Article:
Wei Tao created a reed doll in the shape and form of Xue Ying, and filled it with poems of the highest quality describing her life and nature. Then, using a process revealed to him by the Heavenly Grandfather, Wei Tao covered the doll in living clay. This new Xue Ying awoke, was to the eyes of Wei Tao as she had ever been. But the celestial doll had borne a warning: though possessing her form and imbued with her spirit, the new Xue Ying was still but straw and clay.

Wei Tao and Xue Ying lived their lives as they had before, but Wei Tao did not heed the Heavenly Grandfather’s caution and once again worked the fields with his beloved. As she carried heavy burdens, the living clay on Xue Ying’s back gradually thinned until a laborer noticed the bare reeds poking out from beneath her clothing. Thus was the doll’s nature revealed to the valley and also to Xue Ying herself.

A cigarette flared to life between her fingers. Technically smoking wasn’t allowed anywhere on school grounds, not even on the loading dock. Then again, the rock keeping the battered door to the teachers’ lounge open wasn’t technically kosher either, and it had been placed there by the principal.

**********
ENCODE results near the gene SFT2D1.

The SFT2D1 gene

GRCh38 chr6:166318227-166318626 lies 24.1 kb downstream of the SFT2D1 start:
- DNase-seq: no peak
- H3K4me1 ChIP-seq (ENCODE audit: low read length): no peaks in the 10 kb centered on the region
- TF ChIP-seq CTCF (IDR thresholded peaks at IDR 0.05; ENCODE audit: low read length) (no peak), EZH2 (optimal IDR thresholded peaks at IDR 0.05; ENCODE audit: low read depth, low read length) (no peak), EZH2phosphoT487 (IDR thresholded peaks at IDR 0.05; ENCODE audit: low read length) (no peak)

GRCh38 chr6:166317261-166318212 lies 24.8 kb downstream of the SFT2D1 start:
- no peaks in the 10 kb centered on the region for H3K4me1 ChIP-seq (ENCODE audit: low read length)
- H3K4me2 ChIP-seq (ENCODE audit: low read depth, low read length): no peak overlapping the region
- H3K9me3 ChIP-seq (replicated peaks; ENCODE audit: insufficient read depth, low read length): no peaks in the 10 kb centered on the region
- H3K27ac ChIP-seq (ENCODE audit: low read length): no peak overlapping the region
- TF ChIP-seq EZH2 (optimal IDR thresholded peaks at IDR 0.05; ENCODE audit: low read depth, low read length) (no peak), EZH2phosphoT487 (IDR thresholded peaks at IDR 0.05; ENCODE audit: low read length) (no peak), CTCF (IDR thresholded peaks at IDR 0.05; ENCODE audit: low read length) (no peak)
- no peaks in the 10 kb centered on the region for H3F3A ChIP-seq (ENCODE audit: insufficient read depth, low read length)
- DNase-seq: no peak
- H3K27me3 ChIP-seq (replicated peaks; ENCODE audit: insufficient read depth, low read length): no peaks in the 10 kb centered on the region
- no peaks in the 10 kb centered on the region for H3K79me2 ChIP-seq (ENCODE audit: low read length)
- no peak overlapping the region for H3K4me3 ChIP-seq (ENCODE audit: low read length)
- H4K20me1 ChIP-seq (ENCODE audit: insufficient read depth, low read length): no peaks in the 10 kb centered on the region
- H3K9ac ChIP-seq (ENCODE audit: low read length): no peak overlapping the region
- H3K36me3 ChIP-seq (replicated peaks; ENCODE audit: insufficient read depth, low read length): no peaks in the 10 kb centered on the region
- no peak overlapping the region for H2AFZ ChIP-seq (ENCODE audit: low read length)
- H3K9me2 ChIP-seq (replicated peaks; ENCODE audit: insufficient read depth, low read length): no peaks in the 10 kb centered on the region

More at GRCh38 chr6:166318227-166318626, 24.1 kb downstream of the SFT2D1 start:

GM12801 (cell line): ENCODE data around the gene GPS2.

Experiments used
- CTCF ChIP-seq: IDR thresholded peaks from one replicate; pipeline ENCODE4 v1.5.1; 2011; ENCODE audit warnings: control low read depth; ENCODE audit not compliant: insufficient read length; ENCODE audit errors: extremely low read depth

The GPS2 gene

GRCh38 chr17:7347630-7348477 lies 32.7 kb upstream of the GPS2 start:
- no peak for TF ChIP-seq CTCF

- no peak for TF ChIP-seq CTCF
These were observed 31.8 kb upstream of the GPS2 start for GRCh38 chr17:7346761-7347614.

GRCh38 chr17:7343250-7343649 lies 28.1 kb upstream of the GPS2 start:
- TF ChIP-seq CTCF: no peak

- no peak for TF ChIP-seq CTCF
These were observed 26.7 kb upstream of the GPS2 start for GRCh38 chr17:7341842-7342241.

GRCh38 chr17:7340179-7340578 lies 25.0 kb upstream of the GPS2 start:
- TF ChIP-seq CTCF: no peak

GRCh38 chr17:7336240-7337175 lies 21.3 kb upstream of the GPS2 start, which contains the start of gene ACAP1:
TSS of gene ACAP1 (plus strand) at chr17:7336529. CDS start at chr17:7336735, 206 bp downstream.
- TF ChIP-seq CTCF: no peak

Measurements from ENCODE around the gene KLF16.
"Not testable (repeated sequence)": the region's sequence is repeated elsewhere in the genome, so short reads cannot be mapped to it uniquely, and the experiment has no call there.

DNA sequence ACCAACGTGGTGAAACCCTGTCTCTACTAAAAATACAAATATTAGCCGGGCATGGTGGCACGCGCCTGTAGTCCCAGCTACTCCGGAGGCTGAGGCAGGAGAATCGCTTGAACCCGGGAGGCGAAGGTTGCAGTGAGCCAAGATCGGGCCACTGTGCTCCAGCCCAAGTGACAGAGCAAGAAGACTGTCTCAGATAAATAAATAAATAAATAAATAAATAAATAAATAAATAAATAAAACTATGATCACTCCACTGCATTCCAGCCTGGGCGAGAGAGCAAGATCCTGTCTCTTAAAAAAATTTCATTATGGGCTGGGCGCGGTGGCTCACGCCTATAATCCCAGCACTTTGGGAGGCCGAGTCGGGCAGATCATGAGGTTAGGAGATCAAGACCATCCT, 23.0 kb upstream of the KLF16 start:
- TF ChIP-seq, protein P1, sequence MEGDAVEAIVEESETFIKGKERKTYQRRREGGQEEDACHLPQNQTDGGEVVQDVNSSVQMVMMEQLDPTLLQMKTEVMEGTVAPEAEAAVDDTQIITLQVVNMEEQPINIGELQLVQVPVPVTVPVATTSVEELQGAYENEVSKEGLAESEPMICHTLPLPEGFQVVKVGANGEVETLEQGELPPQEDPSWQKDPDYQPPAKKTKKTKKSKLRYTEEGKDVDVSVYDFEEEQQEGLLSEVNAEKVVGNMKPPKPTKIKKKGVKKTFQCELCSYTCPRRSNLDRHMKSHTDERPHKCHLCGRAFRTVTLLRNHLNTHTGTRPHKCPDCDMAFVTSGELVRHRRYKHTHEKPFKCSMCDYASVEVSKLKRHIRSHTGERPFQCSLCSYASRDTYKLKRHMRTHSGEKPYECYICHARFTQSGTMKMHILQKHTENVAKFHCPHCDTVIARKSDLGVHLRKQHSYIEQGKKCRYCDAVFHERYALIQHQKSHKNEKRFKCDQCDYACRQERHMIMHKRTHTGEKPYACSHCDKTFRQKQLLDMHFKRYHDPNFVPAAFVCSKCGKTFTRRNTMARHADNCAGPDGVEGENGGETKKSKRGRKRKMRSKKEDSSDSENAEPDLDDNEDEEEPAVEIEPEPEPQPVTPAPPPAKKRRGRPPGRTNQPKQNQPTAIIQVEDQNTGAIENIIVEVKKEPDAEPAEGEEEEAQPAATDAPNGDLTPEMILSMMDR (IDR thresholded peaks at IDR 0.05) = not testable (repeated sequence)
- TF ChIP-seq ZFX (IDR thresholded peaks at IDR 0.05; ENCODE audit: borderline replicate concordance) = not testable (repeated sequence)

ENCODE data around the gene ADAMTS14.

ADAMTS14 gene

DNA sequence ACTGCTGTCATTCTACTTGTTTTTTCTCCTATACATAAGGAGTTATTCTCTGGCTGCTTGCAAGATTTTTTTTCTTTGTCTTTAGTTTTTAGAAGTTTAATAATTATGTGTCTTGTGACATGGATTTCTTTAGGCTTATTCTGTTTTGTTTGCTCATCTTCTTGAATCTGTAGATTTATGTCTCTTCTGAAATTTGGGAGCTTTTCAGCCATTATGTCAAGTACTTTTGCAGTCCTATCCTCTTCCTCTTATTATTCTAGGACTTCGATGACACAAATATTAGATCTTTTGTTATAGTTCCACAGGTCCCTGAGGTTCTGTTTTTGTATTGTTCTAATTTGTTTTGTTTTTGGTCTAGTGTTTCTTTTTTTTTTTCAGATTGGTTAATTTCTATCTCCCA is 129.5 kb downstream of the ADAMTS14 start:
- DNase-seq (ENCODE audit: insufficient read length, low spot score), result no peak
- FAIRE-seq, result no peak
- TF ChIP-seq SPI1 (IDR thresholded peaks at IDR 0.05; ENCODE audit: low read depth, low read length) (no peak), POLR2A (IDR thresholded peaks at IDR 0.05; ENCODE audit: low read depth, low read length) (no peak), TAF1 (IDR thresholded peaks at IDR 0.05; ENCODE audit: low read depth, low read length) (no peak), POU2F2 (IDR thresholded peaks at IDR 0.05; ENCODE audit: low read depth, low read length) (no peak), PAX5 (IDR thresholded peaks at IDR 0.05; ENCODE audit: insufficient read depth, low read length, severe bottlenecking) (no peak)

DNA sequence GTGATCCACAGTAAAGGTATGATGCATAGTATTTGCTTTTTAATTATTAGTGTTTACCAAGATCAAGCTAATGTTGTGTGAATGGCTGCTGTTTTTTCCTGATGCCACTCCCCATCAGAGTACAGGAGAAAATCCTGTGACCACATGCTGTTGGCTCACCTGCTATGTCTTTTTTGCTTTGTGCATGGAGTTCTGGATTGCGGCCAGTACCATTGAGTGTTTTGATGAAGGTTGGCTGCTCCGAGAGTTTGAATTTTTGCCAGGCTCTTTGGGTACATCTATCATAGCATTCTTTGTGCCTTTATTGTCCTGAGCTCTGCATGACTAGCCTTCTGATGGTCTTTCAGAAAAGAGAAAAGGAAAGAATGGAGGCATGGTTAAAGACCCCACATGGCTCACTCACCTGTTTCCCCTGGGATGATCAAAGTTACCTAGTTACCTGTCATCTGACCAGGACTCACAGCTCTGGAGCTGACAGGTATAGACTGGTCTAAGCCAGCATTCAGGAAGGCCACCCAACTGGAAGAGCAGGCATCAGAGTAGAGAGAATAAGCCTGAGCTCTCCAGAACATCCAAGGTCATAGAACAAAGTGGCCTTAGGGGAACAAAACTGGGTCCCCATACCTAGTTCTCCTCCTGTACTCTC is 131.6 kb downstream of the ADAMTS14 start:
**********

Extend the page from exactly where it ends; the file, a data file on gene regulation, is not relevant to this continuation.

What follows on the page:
Gene lit his own coffin nail after Weatherby proffered her lighter. “Not exactly being a role model for all the kids, are we?” he said.

“You know damn well they’d smoke whether we did or not. It’s all they have to tide them over before dope and meth, after all,” Weatherby sighed.

“I can see that the beginning of a new school year has you nice and uplifted,” Gene countered.

“Seeing the new wave of children come in…all so young, all so beautiful,” said Weatherby. She coughed. “And then looking at myself–never beautiful, no longer young–frankly, I can’t think of anything so depressing. You’ll have to forgive me if I’m a little grumpy, Mr. Ulrich.”